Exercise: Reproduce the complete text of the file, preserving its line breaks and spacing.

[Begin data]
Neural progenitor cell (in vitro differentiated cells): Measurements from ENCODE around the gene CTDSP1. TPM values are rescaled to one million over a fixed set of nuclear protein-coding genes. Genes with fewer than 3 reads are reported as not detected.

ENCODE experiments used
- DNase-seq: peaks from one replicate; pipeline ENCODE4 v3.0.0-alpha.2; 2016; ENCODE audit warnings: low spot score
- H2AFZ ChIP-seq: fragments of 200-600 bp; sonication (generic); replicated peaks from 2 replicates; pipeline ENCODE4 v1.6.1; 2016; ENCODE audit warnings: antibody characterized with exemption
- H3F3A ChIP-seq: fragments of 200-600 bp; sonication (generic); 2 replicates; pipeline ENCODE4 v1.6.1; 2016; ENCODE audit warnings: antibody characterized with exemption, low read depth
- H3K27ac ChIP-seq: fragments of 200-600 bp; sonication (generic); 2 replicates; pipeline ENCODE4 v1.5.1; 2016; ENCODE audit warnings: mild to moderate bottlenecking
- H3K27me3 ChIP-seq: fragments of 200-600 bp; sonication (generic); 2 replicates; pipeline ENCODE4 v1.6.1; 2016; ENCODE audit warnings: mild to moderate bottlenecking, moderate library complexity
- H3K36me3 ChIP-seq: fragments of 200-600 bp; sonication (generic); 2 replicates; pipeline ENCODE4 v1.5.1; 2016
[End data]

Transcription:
Neural progenitor cell (in vitro differentiated cells): Measurements from ENCODE around the gene CTDSP1. TPM values are rescaled to one million over a fixed set of nuclear protein-coding genes. Genes with fewer than 3 reads are reported as not detected.

ENCODE experiments used
- DNase-seq: peaks from one replicate; pipeline ENCODE4 v3.0.0-alpha.2; 2016; ENCODE audit warnings: low spot score
- H2AFZ ChIP-seq: fragments of 200-600 bp; sonication (generic); replicated peaks from 2 replicates; pipeline ENCODE4 v1.6.1; 2016; ENCODE audit warnings: antibody characterized with exemption
- H3F3A ChIP-seq: fragments of 200-600 bp; sonication (generic); 2 replicates; pipeline ENCODE4 v1.6.1; 2016; ENCODE audit warnings: antibody characterized with exemption, low read depth
- H3K27ac ChIP-seq: fragments of 200-600 bp; sonication (generic); 2 replicates; pipeline ENCODE4 v1.5.1; 2016; ENCODE audit warnings: mild to moderate bottlenecking
- H3K27me3 ChIP-seq: fragments of 200-600 bp; sonication (generic); 2 replicates; pipeline ENCODE4 v1.6.1; 2016; ENCODE audit warnings: mild to moderate bottlenecking, moderate library complexity
- H3K36me3 ChIP-seq: fragments of 200-600 bp; sonication (generic); 2 replicates; pipeline ENCODE4 v1.5.1; 2016